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Offline Transaction Signing


Offline Transaction Signing [offline device]

The term “offline transaction” refers to the practice of keeping the private keys on an offline device (not connected to the internet), and signing on individuals transactions. The signature is then copy-pasted from this device into a connected device, and broadcast into the network. Assuming the offline computer is malware-free, then this practice is virtually risk-free of theft.

Online Transaction Signing [local device]

In addition to signing your transactions from a offline device, the signing can also be done on an online device but still performed locally. Assuming the computer is malware-free, this is the most convenient option while still keeping your private keys secret. For example the BRS (Burst Reference Software) wallet uses this form of signing for its wallet interface through locally run javascript.

Online Transaction Signing [server side]

Just don't do it. Although its possible, it would only be considered “safe” to do this using a local host. Especially if you are developing/distributing software; don't present online signing as an option to your clients. You will make them a potential target for malicious actions.

Implementing Transaction Signing

Any transaction needs to be signed before it can be broadcast and accepted into the memory pool. You use one of the API functions to request transactionBytes from a node. This API call returns a JSON containing the transactionBytes. These bytes represent the transaction you want to make.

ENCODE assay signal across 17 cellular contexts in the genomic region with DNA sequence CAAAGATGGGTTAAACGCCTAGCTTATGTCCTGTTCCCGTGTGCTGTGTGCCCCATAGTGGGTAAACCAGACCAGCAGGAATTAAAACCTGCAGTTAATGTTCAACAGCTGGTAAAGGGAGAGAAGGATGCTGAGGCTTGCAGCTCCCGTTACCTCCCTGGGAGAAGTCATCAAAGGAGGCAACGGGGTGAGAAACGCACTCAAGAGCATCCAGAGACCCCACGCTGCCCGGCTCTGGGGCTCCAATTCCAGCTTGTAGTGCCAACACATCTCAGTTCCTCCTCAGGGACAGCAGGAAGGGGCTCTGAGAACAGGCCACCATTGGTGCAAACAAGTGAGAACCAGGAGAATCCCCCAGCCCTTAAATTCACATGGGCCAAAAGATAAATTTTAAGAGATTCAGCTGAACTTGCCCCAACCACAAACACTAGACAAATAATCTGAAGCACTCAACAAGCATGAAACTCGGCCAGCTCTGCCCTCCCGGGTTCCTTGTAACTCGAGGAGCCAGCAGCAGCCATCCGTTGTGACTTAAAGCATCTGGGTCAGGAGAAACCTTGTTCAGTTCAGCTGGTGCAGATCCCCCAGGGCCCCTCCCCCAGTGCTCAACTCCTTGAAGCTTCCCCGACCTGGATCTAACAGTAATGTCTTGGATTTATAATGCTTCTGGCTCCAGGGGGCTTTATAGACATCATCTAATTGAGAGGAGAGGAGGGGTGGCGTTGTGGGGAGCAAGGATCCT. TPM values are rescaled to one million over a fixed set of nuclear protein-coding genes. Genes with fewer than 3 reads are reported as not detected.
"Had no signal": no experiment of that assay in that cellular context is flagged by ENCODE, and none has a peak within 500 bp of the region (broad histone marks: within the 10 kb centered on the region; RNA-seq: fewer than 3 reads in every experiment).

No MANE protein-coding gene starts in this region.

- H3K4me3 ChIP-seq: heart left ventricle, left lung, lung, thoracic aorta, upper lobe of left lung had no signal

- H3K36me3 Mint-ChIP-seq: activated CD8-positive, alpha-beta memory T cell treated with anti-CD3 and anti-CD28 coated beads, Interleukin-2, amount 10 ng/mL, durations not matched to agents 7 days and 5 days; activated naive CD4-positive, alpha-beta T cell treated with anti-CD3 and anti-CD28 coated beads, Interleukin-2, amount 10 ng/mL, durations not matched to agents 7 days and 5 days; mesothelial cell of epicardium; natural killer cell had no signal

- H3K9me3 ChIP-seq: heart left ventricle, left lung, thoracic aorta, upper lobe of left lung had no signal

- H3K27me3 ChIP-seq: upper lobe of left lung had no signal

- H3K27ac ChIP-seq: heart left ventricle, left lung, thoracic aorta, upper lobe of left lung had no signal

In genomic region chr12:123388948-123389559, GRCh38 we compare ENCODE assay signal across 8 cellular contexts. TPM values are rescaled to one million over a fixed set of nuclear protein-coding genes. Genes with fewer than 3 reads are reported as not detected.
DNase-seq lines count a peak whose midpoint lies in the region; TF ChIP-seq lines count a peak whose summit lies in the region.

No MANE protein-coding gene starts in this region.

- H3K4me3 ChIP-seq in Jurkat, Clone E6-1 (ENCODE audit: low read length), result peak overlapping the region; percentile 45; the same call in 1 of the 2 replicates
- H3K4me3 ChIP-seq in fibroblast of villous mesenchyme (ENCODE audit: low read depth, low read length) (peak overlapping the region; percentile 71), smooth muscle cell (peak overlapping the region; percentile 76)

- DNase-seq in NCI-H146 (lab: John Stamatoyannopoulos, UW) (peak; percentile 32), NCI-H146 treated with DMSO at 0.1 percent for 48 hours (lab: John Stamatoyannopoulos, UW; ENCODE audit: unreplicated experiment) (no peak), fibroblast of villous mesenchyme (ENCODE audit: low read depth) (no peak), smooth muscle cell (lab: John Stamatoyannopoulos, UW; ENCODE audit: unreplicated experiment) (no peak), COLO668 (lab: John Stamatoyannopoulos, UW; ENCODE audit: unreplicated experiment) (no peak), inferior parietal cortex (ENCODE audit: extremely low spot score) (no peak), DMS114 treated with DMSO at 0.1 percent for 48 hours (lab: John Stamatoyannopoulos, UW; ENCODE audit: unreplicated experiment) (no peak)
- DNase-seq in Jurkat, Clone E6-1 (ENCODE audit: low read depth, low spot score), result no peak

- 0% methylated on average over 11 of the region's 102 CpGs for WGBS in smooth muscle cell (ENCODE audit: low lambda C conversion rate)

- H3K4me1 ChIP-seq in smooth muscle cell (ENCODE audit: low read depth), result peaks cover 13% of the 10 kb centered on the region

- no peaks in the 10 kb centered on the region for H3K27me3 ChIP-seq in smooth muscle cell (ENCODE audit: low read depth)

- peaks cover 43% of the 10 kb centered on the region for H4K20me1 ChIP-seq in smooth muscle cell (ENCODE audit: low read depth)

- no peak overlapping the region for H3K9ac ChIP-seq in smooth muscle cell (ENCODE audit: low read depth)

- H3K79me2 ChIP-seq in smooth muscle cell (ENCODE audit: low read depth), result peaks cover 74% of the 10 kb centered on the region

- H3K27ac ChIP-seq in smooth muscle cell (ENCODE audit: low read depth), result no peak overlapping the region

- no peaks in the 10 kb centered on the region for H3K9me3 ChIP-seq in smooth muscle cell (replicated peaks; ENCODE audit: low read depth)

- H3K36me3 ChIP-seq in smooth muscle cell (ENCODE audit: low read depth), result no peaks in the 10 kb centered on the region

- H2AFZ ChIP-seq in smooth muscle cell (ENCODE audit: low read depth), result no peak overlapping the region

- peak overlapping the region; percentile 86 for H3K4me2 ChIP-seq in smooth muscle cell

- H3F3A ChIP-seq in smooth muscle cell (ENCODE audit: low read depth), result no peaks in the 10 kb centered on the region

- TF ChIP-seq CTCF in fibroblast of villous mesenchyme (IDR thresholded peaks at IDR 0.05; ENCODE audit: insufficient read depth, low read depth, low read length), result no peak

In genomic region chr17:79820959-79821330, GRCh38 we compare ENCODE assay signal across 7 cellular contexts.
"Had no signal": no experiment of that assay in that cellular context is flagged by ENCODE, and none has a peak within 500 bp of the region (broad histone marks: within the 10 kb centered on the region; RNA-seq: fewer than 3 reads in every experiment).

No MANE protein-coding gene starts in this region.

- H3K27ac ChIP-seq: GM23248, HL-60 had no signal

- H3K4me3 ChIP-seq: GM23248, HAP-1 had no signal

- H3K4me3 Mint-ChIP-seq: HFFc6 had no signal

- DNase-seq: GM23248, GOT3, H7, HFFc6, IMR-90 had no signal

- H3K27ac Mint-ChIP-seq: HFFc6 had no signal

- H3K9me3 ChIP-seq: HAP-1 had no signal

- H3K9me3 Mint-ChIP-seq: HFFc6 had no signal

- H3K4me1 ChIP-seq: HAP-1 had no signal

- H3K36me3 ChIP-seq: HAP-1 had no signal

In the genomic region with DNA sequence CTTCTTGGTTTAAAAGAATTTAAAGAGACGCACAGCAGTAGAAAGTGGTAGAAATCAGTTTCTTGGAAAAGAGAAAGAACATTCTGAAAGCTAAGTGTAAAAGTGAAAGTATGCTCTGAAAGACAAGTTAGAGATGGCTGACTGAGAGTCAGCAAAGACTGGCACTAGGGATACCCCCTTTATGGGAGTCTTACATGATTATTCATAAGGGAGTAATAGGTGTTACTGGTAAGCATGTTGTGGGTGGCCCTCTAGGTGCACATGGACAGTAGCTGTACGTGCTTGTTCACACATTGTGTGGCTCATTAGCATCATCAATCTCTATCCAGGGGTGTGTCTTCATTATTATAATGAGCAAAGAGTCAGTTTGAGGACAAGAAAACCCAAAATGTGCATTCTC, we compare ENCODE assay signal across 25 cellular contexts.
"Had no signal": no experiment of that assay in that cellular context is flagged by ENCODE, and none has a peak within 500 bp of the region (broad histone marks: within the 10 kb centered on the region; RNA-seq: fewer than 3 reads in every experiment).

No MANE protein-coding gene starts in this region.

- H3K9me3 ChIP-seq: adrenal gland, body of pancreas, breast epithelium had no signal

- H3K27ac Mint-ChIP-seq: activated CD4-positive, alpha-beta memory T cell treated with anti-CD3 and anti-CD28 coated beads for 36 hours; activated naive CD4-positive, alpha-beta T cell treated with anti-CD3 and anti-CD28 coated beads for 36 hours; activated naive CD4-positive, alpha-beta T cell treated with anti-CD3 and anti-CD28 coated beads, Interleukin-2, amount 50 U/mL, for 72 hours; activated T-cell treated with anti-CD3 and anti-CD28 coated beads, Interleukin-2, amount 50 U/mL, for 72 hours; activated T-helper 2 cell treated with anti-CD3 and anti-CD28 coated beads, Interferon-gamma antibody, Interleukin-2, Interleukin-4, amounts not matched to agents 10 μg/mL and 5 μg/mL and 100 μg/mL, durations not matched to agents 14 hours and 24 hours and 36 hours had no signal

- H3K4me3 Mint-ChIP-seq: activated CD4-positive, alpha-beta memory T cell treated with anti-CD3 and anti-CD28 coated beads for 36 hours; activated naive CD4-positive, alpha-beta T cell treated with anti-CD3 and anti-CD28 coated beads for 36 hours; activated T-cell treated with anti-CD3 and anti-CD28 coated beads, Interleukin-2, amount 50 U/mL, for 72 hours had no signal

Important is to use the publicKey argument and not the secretPhrase for the transactionBytes request. And set the broadcast argument to false to prevent broadcasting the transaction to the network.

Now to sign the transactionBytes locally. Refer to these sources below to include the signing functions in your code.

Code sources

Javascript / Burst Reference Software

Java / Burst Reference Software

Swift/Obj-C / BurstKit

C++ / CloudBurst

Pseudo code:

function signTX(unsignedTransactionBytes)
    myBytes = unsignedTransactionBytes // keep a copy
    signature = crypto.sign(unsignedTransactionBytes, passPhrase) // make the signature
    myBytes.copy(96, signature); // copy the signature over the unsignedTransactionBytes with a offset of 96 bytes
    return myBytes

Note: add signature and TransactionBytes length

Compare and verify your implementation with the requestType: Sign Transaction.

The transaction is now signed and can now be broadcast (through POST only): Broadcast the transaction ----

BRS API Transaction Operations